In The Social Psychology of Clothes (1996), Susan B. Kaiser frames occupational dress within a discussion about uniforms and various organisations related to work. Kaiser suggests that our expectations of how someone should dress within an organization are based not just on their role but also on the type of organization they belong to. In an organisation involving many people, where it is impossible to interact with everyone, uniforms help to discern roles and responsibilities quickly.
This year, I spent two months in hospital undergoing treatment for a serious heart infection. It was my first experience of full-time medical care offered by our national health service (NHS). According to the NHS website, it employs more than 1.6 million people, which puts it in the top five largest work organisations in the world. Others on that list include McDonalds, the Chinese Liberation Army and the US Department of Defence.
As a patient in an NHS hospital, the first thing you notice is the number of people involved in your day to day care. On a daily basis, I encountered nurses, student nurses, healthcare assistants, phlebotomists , consultants, registrars, pharmacists, student doctors, microbiologists, domestic staff, administrative staff, volunteers and clergy. I was able to identify the majority of these roles by dress association or, in other words, their specific uniform. While nurses wore blue and white uniforms, healthcare assistants wore pink and white. Domestic staff wore a bluey-purple colour. Senior nurses wore navy blue while a newly qualified nurse wore white.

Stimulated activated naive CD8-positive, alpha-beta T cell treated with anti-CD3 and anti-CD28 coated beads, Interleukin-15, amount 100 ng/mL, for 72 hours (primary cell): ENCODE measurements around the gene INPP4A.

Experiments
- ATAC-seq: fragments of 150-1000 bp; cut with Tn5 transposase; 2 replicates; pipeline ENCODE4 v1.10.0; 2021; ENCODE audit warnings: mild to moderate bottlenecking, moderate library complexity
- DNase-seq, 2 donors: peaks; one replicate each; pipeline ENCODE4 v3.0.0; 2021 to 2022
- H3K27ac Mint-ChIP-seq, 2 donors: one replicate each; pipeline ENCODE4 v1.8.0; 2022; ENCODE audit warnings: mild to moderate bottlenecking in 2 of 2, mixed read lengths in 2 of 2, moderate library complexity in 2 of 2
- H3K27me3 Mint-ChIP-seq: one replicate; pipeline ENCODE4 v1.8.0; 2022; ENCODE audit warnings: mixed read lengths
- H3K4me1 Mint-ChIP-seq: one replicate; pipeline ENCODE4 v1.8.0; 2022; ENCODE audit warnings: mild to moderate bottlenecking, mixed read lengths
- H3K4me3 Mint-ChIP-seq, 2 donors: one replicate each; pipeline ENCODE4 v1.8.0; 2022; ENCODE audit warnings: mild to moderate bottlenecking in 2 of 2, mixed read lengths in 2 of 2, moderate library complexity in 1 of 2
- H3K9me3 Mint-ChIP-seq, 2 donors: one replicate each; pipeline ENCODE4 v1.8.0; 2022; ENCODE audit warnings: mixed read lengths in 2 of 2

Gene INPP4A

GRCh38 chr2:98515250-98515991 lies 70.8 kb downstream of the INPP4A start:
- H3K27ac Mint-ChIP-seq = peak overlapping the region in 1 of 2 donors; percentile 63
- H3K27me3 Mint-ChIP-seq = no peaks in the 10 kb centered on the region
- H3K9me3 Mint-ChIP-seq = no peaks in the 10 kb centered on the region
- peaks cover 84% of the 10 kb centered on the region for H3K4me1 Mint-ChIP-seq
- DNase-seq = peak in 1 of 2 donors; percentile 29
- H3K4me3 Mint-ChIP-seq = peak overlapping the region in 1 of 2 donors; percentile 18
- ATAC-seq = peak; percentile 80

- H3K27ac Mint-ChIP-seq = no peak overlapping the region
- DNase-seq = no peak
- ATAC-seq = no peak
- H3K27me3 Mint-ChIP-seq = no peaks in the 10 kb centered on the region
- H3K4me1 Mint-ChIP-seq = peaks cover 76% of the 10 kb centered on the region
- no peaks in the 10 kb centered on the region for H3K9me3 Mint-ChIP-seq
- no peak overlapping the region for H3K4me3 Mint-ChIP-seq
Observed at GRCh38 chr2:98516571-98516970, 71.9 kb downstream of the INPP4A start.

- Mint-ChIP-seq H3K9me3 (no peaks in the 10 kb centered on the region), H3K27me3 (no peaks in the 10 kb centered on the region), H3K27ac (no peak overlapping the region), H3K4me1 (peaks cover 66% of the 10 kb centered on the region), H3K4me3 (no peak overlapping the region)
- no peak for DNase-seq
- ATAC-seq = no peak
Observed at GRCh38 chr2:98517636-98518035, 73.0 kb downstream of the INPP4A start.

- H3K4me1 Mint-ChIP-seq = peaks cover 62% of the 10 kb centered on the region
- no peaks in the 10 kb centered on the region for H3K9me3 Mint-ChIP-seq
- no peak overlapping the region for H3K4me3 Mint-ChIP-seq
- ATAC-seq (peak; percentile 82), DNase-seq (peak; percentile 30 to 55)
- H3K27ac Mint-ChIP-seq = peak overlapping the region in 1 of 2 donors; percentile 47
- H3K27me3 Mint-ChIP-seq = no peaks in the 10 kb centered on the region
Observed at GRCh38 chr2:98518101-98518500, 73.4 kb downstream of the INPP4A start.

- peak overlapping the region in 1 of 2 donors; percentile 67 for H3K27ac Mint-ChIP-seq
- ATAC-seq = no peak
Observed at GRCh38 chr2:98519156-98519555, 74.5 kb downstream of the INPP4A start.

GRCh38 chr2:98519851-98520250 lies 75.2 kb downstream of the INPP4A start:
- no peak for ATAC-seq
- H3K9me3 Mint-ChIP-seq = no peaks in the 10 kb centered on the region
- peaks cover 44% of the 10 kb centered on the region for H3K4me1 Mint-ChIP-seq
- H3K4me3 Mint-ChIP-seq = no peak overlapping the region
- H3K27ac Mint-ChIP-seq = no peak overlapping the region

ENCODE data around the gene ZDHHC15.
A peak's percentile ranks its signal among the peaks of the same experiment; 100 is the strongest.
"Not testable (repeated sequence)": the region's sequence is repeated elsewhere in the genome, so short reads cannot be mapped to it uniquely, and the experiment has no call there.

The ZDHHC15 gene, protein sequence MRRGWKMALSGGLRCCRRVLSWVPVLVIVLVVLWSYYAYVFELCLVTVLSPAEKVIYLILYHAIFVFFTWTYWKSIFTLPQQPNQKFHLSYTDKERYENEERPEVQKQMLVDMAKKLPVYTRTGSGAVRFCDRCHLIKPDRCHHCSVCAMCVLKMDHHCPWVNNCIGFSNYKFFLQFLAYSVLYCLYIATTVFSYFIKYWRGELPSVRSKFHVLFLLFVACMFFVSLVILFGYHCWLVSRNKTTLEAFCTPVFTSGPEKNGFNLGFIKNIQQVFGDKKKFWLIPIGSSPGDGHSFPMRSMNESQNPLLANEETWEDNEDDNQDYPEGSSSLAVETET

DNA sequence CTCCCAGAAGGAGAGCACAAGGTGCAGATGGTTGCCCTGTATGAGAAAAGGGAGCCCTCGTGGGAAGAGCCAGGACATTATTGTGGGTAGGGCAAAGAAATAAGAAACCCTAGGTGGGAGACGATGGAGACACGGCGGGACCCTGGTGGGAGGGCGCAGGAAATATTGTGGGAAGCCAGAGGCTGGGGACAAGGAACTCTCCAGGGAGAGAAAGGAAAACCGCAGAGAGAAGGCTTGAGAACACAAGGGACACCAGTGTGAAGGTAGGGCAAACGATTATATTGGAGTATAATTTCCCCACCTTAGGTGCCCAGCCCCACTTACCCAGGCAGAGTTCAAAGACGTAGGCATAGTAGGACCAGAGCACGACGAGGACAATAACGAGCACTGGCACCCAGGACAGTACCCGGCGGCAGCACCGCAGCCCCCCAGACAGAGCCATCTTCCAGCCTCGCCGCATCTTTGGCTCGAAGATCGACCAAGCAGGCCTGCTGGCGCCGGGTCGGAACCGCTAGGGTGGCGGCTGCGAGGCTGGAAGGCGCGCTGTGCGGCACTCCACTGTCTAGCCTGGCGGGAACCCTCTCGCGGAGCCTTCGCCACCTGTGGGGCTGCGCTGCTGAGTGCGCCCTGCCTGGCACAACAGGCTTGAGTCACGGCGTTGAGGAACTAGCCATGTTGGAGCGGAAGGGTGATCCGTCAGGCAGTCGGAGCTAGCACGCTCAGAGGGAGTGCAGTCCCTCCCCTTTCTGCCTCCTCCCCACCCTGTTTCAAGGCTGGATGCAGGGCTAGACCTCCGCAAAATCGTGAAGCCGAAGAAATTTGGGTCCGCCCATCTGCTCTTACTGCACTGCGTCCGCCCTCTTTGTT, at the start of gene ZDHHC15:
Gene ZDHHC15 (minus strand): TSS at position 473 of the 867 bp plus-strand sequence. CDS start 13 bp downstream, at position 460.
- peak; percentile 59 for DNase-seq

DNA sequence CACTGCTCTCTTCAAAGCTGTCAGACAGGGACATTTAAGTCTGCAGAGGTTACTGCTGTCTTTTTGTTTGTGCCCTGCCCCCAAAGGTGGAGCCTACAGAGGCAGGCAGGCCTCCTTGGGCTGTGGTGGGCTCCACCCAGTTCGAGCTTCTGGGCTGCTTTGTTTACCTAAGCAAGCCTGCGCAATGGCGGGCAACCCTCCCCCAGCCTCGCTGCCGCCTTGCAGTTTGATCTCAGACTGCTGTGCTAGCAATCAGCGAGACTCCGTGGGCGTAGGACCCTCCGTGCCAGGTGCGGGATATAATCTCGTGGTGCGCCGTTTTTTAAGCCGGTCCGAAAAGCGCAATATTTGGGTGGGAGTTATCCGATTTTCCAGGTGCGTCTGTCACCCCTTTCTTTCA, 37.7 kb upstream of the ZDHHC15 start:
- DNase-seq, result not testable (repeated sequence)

The multitude of uniforms that passed by my bay each day certainly emphasised the bureaucracy of a large organisation like the NHS, where hierarchy, order and impersonality tend to govern the daily interactions of those within. However, without the uniforms, it would have been impossible for me to tell who and why someone might be by my bedside at any particular moment.
Even doctors, who are no longer obliged to wear a white lab coat and can wear their own clothes, adopted some degree of uniformed formality that distinguished them from patients or visitors. Kaiser (1996:290) suggests that in a service organisation, which mainly subsidized by taxes and where the aim is to benefit clients, occupational dress avoids demonstrations of prosperity. For the NHS doctors I observed, this tended to be in the form of shirts, trousers and skirts in muted colours or just plain black. Their clothing rarely seemed to draw attention to itself, favouring an austere or conservative approach.
I wanted to share these observations on occupational dress because I am about to write a short literature review on the topic for an upcoming paper. I would be very grateful if you could recommend any key texts or research, in particular on occupational dress within social and educational organisations. Please post them below in the comments section.